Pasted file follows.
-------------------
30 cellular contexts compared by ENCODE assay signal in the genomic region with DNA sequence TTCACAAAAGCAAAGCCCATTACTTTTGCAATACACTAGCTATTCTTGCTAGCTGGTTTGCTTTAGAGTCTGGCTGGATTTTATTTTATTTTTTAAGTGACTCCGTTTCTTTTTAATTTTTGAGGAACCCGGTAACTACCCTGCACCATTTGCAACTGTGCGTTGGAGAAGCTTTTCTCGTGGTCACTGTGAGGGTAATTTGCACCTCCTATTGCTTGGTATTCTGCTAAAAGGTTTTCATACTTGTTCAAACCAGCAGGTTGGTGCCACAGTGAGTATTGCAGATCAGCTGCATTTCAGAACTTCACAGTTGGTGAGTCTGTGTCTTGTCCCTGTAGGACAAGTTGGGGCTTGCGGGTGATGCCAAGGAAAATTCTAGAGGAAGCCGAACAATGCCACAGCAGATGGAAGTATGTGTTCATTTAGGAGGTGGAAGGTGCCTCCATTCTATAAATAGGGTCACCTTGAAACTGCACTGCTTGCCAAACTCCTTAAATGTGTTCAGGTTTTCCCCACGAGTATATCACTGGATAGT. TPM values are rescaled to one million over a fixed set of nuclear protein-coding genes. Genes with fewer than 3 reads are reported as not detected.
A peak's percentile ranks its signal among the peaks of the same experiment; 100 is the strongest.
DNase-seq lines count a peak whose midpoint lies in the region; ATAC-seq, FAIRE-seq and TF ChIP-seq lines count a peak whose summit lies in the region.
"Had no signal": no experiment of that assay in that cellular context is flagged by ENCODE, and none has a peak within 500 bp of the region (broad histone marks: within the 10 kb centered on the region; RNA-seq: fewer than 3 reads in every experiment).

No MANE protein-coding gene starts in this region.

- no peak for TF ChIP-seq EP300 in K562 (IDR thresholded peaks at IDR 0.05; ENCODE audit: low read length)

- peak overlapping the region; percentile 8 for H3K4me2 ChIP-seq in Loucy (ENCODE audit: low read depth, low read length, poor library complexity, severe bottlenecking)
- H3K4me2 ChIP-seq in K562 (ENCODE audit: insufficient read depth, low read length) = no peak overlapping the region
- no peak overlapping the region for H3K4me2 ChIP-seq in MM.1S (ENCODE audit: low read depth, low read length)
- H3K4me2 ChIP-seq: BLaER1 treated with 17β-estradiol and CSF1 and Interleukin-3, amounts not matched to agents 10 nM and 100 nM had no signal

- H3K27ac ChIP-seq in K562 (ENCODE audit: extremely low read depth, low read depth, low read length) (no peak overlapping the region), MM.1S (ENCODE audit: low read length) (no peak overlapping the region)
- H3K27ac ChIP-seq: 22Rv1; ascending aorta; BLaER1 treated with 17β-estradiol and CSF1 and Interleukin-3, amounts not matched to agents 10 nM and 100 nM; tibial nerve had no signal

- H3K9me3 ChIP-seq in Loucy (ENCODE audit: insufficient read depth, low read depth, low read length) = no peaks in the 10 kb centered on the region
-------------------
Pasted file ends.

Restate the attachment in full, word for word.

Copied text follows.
30 cellular contexts compared by ENCODE assay signal in the genomic region with DNA sequence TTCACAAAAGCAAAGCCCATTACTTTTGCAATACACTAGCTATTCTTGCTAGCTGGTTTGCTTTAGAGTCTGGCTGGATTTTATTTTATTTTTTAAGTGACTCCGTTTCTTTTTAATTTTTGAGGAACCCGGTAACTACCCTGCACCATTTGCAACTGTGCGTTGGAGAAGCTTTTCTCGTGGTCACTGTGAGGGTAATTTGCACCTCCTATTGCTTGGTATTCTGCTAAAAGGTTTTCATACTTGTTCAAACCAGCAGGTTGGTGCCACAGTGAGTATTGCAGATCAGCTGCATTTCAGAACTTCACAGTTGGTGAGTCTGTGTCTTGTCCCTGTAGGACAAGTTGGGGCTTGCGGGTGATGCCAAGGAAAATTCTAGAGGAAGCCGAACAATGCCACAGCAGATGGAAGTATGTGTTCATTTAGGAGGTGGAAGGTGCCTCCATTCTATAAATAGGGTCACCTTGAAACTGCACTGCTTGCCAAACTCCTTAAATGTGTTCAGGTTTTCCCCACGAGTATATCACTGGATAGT. TPM values are rescaled to one million over a fixed set of nuclear protein-coding genes. Genes with fewer than 3 reads are reported as not detected.
A peak's percentile ranks its signal among the peaks of the same experiment; 100 is the strongest.
DNase-seq lines count a peak whose midpoint lies in the region; ATAC-seq, FAIRE-seq and TF ChIP-seq lines count a peak whose summit lies in the region.
"Had no signal": no experiment of that assay in that cellular context is flagged by ENCODE, and none has a peak within 500 bp of the region (broad histone marks: within the 10 kb centered on the region; RNA-seq: fewer than 3 reads in every experiment).

No MANE protein-coding gene starts in this region.

- no peak for TF ChIP-seq EP300 in K562 (IDR thresholded peaks at IDR 0.05; ENCODE audit: low read length)

- peak overlapping the region; percentile 8 for H3K4me2 ChIP-seq in Loucy (ENCODE audit: low read depth, low read length, poor library complexity, severe bottlenecking)
- H3K4me2 ChIP-seq in K562 (ENCODE audit: insufficient read depth, low read length) = no peak overlapping the region
- no peak overlapping the region for H3K4me2 ChIP-seq in MM.1S (ENCODE audit: low read depth, low read length)
- H3K4me2 ChIP-seq: BLaER1 treated with 17β-estradiol and CSF1 and Interleukin-3, amounts not matched to agents 10 nM and 100 nM had no signal

- H3K27ac ChIP-seq in K562 (ENCODE audit: extremely low read depth, low read depth, low read length) (no peak overlapping the region), MM.1S (ENCODE audit: low read length) (no peak overlapping the region)
- H3K27ac ChIP-seq: 22Rv1; ascending aorta; BLaER1 treated with 17β-estradiol and CSF1 and Interleukin-3, amounts not matched to agents 10 nM and 100 nM; tibial nerve had no signal

- H3K9me3 ChIP-seq in Loucy (ENCODE audit: insufficient read depth, low read depth, low read length) = no peaks in the 10 kb centered on the region